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People v. Hoffman

Supreme Court of California
Jul 28, 1926
199 Cal. 155 (Cal. 1926)


In People v. Hoffman (1926) 199 Cal. 155, 248 P. 504, our Supreme Court followed Adams and concluded that the trial court erred in striking the entire testimony of two of the defendant's character witnesses.

Summary of this case from People v. Jimenez


Docket No. Crim. 2880.

July 28, 1926.

APPEAL from a judgment of the Superior Court of Imperial County and from an order denying a new trial. Franklin J. Cole, Judge. Affirmed.

The facts are stated in the opinion of the court.

Charles E. Scott and Edgar B. Hervey for Appellant.

U.S. Webb, Attorney-General, John L. Flynn, E.R. Utley, District Attorney, and J.E. Simpson, Deputy District Attorney, for Respondent.


The following opinion, prepared by Mr. Justice Lawlor, is adopted as the opinion and decision of the court:

"The defendant, D.B. Hoffman, was informed against by the District Attorney of the County of Imperial for the crime of murder. It was stated in the information, among other things, that the defendant had, on May 29, 1923, murdered John A. Schafer in said county. After trial the defendant was convicted of murder in the second degree. The judgment of conviction was, however, reversed on appeal ( 195 Cal. 295 [ 232 P. 974]) and a new trial had. The second trial of defendant on the charge likewise resulted in his being convicted of murder in the second degree. From the judgment entered upon this latter conviction and from an order denying a motion for a new trial defendant prosecutes this appeal. The evidence produced at the second trial is substantially the same as that produced upon the first trial. This being so, a general statement of the evidence will suffice for a consideration and weighing of the errors asserted to have occurred upon the second trial.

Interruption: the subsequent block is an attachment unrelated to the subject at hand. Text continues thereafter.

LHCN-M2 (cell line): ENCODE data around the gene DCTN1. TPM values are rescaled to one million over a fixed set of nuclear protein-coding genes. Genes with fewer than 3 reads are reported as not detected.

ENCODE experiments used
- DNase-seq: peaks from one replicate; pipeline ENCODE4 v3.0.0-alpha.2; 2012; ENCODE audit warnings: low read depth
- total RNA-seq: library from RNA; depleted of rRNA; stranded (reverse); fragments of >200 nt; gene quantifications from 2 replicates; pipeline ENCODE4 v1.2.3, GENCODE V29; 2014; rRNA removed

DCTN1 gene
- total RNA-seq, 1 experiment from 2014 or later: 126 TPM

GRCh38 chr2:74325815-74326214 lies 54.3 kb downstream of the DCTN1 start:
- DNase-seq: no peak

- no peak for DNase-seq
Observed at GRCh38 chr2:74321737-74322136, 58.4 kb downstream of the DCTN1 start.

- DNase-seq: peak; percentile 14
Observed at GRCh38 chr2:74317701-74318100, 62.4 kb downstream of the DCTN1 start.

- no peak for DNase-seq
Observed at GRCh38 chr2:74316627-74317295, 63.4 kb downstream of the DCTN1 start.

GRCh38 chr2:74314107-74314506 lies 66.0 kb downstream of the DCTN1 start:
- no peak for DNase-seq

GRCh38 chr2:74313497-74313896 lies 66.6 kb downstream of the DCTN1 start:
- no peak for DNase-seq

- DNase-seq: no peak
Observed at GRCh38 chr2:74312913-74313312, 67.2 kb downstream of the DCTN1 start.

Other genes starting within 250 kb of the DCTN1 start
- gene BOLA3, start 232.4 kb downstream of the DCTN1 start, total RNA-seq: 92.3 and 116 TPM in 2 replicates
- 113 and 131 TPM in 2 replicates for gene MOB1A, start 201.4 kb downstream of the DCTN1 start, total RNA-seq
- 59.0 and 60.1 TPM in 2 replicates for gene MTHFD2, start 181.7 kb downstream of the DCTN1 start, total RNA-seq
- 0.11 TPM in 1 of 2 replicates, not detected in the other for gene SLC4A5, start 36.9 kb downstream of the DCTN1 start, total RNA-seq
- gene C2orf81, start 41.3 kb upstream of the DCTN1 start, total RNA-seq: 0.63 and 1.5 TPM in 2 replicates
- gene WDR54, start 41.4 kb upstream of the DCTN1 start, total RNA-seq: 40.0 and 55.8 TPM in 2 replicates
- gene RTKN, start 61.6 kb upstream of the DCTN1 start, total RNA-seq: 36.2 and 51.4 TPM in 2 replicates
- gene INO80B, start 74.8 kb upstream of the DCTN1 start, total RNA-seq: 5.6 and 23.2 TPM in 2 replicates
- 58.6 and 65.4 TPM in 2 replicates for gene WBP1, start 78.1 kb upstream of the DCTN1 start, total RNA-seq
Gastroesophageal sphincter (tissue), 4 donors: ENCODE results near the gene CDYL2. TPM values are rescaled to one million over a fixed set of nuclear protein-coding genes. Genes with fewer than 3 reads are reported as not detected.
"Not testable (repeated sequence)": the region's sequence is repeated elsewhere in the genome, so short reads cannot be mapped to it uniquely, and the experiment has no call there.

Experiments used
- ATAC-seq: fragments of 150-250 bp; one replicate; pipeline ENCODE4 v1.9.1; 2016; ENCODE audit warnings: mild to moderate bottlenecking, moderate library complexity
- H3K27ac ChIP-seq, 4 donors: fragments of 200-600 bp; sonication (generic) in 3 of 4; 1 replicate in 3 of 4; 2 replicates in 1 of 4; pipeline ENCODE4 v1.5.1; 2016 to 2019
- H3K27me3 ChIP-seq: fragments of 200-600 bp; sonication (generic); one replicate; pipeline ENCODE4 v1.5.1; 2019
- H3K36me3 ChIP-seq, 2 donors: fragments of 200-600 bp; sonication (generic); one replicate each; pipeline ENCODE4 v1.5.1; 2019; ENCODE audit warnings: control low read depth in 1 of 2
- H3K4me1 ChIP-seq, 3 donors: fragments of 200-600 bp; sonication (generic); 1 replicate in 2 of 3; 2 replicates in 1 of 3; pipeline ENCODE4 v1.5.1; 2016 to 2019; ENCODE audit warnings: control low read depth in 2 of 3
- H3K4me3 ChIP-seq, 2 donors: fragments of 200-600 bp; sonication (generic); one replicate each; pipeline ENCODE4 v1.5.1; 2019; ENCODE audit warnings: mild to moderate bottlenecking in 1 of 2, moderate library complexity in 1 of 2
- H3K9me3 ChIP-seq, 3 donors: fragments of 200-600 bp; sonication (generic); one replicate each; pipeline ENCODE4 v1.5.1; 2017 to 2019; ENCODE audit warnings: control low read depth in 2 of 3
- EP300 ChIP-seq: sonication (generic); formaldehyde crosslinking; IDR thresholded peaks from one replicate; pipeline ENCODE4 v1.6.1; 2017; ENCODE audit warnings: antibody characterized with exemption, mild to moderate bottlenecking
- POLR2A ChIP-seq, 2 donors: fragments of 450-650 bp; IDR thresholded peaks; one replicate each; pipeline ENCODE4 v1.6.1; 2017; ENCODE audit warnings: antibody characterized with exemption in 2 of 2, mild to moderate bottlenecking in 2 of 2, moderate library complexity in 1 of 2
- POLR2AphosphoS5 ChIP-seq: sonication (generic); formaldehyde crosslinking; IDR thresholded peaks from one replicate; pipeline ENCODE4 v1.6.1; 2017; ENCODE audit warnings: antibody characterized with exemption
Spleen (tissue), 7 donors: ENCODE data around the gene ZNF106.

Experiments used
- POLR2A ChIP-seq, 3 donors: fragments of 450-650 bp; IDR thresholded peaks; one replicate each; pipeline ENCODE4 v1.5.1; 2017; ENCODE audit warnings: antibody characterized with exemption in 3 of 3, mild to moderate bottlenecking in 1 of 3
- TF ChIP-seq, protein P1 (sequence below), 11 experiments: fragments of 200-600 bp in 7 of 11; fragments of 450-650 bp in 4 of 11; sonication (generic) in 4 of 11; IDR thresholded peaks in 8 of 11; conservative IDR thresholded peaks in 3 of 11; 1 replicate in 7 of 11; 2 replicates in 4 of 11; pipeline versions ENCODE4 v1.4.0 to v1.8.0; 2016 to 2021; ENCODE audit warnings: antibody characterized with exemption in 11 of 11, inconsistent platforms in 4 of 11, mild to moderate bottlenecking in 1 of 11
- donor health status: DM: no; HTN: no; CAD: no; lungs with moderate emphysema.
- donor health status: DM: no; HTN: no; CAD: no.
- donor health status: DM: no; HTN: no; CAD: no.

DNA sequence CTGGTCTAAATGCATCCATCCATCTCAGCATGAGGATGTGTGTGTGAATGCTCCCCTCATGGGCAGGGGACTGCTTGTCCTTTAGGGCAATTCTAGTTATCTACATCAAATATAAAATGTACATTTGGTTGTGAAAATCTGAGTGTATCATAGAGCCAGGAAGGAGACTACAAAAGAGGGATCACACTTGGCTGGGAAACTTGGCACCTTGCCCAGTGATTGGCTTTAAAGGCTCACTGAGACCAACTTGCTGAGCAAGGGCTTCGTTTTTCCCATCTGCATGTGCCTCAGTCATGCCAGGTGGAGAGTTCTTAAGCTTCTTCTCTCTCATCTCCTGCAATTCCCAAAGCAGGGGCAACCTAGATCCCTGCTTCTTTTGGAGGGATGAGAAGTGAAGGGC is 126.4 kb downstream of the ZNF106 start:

"The homicide was admitted by the appellant but is claimed to have been in self-defense. At the time of the homicide the appellant was a rancher in the Imperial Valley living with his wife on leased premises. One Donald Cornelison had been employed by appellant about the ranch but left said employ after having worked approximately a day and a half. On the evening of the day that Cornelison left appellant's employ, he, Cornelison, in company with one James H. Shell and the decedent, came in an automobile to appellant's ranch and there engaged in conversation with one of the ranch hands. The trio departed in said automobile about 9 P.M. Shortly thereafter the appellant observed an automobile stopped, with lights out, opposite a field leased by him and in which stood his thresher and tractor. Appellant suspecting that the occupants of the parked car were about to steal from his thresher and tractor drove in his car, accompanied by his wife, in the direction of the other machine. At this point in the narrative the appellant testified in substance that upon reaching the parked car he left his automobile and saw two boys proceeding in the direction of the thresher whereupon he called to them to come away from there; that he fired one shot in the air apparently to frighten them; that subsequent to the firing of the shot in the air the decedent, whom he did not at that time recognize, appeared and said, `What in hell are you doing here?'; that appellant's wife left their automobile and inquired of decedent what the boys were doing there, to which he replied `None of your damned business'; that decedent approached him with one hand on his right hip pocket and threatened that he would `get him'; that as decedent advanced toward him he, appellant, backed away; that during the progress of decedent's asserted threatening advance toward him decedent started to remove his hand from his hip pocket whereupon appellant shot him; that he believed that decedent had a gun on him; that decedent was about six feet from him when he shot him having advanced approximately twenty feet from the starting place.